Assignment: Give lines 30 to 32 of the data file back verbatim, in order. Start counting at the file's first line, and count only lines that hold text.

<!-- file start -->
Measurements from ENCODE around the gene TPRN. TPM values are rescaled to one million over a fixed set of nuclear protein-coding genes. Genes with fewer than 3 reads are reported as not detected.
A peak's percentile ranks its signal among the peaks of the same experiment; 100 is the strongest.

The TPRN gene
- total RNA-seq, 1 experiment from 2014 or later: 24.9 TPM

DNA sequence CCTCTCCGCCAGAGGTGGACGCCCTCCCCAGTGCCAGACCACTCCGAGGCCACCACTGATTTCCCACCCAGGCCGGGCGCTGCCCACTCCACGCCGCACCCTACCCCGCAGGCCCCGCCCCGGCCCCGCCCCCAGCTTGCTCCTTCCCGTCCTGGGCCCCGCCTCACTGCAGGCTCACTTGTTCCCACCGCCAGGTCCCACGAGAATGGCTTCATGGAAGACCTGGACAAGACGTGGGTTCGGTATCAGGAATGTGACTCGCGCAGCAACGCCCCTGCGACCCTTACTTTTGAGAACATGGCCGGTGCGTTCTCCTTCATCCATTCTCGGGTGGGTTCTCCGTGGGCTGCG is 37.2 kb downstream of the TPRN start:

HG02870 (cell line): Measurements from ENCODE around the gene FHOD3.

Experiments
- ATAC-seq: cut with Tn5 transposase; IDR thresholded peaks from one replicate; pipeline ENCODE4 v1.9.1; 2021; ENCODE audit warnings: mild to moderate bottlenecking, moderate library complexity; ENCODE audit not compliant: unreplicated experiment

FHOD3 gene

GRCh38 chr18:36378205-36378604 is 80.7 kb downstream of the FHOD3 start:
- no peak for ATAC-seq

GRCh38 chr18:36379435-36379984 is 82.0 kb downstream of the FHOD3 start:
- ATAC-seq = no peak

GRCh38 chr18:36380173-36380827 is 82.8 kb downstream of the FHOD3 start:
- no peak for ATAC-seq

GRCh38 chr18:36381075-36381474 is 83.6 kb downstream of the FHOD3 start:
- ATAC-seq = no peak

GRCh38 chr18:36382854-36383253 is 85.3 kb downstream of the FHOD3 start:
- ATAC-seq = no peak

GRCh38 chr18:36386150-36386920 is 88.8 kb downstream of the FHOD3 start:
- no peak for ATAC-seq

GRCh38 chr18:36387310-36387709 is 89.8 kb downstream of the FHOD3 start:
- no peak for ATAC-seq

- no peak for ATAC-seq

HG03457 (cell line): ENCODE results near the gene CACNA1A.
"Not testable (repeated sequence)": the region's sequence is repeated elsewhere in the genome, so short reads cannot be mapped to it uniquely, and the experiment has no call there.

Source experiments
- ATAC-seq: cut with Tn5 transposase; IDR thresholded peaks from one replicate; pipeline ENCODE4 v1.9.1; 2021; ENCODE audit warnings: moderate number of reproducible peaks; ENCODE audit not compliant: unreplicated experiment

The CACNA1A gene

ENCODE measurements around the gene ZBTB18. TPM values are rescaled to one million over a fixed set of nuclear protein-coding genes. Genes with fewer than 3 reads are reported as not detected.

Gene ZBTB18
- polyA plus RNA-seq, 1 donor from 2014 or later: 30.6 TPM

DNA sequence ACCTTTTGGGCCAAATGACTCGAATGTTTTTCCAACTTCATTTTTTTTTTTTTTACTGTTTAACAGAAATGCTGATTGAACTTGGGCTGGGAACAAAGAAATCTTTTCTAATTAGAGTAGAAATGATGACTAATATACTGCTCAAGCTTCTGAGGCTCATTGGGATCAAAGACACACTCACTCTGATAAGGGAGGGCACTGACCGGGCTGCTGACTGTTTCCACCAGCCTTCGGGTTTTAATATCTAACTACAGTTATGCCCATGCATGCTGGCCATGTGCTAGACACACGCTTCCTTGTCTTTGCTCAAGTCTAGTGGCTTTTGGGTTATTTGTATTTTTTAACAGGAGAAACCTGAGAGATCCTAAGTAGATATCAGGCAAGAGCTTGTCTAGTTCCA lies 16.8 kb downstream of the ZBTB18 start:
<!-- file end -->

ENCODE measurements around the gene ZBTB18. TPM values are rescaled to one million over a fixed set of nuclear protein-coding genes. Genes with fewer than 3 reads are reported as not detected.

Gene ZBTB18
- polyA plus RNA-seq, 1 donor from 2014 or later: 30.6 TPM